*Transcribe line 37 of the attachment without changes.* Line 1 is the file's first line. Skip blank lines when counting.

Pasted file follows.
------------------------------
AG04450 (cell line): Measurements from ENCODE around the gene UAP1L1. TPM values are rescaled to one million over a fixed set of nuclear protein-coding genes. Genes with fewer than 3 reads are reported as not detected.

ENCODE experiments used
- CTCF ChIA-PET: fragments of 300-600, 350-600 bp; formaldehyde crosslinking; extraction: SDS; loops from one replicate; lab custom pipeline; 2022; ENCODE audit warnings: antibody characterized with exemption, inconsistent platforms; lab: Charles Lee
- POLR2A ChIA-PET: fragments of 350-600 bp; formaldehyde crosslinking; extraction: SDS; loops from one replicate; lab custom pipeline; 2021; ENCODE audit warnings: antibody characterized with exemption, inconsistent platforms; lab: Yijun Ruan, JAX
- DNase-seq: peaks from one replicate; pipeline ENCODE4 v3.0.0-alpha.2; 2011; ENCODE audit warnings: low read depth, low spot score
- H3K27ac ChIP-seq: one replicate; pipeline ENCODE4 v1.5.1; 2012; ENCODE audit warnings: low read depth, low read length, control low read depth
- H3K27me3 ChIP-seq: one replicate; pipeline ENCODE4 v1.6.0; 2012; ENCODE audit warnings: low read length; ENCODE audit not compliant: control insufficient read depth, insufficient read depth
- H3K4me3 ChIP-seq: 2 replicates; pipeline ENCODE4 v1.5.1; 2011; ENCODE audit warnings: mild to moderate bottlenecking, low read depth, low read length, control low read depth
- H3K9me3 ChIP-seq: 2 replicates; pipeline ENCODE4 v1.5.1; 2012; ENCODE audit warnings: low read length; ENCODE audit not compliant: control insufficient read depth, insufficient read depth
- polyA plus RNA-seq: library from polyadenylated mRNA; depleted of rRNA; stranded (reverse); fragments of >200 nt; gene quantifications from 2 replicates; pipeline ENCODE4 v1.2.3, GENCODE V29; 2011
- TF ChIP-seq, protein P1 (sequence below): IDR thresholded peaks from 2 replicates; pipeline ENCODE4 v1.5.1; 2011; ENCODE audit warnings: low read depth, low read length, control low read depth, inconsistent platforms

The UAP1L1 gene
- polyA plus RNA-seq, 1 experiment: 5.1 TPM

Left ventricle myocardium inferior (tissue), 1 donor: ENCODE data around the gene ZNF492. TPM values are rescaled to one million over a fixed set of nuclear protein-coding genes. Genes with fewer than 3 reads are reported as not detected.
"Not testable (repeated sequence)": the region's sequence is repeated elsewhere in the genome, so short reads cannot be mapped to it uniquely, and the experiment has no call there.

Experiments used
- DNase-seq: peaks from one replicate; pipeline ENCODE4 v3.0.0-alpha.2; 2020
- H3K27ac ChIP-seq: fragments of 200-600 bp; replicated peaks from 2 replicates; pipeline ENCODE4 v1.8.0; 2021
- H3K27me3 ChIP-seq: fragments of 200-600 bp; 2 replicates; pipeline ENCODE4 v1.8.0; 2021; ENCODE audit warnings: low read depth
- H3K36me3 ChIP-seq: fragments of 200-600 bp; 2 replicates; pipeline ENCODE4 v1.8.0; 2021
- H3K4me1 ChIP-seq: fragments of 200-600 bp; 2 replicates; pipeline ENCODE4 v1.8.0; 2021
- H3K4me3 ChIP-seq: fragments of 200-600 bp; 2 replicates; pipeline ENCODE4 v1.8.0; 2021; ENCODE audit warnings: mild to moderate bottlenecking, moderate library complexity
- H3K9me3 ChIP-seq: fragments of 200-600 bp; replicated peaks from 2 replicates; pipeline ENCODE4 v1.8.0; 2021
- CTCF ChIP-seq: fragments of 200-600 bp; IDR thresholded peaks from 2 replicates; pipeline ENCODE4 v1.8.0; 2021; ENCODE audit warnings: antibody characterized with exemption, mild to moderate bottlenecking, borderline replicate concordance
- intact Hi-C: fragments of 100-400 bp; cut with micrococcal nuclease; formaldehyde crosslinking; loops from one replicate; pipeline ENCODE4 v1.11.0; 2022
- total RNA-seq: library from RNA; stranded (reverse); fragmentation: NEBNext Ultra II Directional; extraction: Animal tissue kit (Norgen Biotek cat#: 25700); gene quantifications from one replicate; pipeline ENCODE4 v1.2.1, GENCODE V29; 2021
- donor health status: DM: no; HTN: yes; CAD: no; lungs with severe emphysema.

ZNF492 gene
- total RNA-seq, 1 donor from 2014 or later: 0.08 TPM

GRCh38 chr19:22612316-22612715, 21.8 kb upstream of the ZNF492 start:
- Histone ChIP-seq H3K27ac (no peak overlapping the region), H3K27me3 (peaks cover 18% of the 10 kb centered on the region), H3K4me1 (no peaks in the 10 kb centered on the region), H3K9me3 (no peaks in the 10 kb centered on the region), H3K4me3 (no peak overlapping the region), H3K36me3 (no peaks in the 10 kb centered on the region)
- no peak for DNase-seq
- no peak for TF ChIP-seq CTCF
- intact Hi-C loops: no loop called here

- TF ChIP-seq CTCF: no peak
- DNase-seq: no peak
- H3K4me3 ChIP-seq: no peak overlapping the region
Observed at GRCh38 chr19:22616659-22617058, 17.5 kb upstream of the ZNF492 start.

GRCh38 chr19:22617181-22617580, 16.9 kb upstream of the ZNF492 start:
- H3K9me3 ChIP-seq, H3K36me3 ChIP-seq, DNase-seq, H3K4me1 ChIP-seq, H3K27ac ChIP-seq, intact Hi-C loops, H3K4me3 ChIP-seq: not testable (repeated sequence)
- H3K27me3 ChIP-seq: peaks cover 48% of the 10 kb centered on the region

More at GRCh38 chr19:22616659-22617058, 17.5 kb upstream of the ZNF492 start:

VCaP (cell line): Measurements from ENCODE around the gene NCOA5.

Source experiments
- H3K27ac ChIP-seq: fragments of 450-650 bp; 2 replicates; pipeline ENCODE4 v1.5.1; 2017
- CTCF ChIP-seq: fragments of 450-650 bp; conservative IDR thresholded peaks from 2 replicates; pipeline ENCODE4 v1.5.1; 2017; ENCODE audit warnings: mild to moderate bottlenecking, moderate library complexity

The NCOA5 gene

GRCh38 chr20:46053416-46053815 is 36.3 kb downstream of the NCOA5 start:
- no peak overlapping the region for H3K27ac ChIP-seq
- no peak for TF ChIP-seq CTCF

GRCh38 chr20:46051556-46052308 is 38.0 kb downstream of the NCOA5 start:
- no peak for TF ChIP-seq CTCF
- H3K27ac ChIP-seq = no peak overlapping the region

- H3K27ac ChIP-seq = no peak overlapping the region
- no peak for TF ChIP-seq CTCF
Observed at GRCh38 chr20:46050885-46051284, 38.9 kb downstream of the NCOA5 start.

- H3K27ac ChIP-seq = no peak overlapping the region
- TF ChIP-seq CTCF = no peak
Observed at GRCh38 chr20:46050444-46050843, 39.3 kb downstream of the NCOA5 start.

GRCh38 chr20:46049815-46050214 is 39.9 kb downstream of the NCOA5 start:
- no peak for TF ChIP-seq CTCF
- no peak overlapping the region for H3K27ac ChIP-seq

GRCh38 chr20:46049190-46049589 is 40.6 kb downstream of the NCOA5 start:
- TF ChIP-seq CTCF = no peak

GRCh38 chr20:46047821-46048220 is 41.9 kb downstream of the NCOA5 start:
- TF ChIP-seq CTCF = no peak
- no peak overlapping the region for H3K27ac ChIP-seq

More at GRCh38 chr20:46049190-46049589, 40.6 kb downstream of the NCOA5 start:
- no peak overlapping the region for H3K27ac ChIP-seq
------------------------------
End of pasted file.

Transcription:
- H3K4me3 ChIP-seq: no peak overlapping the region